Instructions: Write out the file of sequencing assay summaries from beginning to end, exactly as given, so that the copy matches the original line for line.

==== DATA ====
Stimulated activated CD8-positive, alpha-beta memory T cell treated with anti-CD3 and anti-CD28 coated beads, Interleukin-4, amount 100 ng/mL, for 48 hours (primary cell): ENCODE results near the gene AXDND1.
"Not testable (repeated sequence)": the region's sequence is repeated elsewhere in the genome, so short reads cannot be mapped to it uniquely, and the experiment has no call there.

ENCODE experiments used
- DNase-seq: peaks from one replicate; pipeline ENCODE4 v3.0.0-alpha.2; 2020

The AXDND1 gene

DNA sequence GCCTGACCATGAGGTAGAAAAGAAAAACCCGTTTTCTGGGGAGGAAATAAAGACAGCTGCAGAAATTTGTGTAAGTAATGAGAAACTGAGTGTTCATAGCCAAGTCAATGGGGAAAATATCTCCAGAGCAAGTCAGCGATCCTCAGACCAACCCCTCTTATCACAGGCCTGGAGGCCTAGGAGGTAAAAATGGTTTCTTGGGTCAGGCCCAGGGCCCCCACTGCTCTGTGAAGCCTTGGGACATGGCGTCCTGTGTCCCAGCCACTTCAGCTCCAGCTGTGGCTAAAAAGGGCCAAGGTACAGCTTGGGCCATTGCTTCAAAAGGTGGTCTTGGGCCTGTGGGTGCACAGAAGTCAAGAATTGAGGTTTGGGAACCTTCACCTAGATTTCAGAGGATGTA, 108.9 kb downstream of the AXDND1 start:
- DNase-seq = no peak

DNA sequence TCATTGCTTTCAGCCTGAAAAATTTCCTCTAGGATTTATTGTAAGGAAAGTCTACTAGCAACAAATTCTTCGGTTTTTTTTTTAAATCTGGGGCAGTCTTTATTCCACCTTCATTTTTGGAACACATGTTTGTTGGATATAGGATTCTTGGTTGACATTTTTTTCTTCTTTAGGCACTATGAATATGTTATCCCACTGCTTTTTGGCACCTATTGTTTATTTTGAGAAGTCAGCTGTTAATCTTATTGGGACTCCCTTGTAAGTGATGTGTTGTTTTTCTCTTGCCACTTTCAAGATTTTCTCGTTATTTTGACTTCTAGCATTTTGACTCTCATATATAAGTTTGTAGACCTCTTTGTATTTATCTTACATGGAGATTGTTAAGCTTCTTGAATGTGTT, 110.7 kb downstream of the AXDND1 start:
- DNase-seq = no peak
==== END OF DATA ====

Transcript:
Stimulated activated CD8-positive, alpha-beta memory T cell treated with anti-CD3 and anti-CD28 coated beads, Interleukin-4, amount 100 ng/mL, for 48 hours (primary cell): ENCODE results near the gene AXDND1.
"Not testable (repeated sequence)": the region's sequence is repeated elsewhere in the genome, so short reads cannot be mapped to it uniquely, and the experiment has no call there.

ENCODE experiments used
- DNase-seq: peaks from one replicate; pipeline ENCODE4 v3.0.0-alpha.2; 2020

The AXDND1 gene

DNA sequence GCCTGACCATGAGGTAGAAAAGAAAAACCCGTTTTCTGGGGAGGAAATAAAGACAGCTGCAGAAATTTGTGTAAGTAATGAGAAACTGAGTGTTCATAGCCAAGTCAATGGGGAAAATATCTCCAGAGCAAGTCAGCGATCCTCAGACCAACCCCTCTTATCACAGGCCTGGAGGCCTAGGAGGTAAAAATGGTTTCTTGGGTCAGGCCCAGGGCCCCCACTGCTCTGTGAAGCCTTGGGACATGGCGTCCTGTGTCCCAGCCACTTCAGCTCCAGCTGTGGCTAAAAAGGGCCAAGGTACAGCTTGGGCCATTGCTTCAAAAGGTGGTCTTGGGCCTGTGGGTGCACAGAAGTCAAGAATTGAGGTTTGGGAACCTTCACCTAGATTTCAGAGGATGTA, 108.9 kb downstream of the AXDND1 start:
- DNase-seq = no peak

DNA sequence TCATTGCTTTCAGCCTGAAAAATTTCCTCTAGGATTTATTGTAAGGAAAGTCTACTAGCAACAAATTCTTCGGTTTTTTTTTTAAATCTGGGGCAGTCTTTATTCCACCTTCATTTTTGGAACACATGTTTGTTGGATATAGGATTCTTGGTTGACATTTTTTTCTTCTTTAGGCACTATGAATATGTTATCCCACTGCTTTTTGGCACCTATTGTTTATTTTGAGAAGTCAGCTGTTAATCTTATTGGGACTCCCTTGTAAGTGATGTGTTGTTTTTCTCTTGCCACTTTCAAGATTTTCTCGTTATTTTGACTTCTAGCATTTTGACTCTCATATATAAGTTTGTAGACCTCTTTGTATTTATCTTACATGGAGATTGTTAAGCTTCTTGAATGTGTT, 110.7 kb downstream of the AXDND1 start:
- DNase-seq = no peak